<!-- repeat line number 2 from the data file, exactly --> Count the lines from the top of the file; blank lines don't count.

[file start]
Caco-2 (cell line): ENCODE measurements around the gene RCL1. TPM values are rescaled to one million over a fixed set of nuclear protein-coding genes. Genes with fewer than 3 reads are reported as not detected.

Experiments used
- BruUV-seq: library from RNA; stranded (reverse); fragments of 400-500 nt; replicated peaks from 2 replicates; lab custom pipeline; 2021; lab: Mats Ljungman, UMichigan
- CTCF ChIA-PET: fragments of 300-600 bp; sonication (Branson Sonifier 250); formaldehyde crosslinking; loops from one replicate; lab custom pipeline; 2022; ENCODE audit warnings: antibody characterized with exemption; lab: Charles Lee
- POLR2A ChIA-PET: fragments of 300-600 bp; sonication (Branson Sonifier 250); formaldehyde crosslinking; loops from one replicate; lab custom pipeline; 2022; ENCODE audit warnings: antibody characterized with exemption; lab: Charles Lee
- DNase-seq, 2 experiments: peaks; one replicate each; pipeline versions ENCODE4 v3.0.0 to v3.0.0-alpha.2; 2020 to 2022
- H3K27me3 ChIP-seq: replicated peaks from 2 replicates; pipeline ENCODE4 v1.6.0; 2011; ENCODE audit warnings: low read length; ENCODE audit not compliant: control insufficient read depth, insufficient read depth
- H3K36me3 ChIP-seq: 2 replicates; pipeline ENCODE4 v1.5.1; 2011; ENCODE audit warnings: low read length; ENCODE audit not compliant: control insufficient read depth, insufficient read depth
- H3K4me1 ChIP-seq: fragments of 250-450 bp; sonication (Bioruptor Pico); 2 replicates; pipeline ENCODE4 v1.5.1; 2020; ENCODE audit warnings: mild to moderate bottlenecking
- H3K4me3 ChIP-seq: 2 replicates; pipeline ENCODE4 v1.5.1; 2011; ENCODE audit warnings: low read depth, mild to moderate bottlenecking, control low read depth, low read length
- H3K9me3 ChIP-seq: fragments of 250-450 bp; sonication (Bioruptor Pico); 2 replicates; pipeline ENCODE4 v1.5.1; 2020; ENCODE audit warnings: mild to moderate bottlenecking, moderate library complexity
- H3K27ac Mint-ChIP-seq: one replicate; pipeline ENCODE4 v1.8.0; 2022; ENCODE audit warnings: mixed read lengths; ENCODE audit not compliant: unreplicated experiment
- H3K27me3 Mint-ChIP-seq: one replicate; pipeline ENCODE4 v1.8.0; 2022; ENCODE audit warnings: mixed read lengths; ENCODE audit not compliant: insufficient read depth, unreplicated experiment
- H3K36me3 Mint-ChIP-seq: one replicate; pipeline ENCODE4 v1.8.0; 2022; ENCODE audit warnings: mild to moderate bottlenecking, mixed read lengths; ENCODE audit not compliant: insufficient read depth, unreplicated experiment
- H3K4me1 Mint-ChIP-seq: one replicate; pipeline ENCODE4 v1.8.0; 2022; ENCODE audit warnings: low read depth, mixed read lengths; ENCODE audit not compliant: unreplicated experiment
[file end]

Experiments used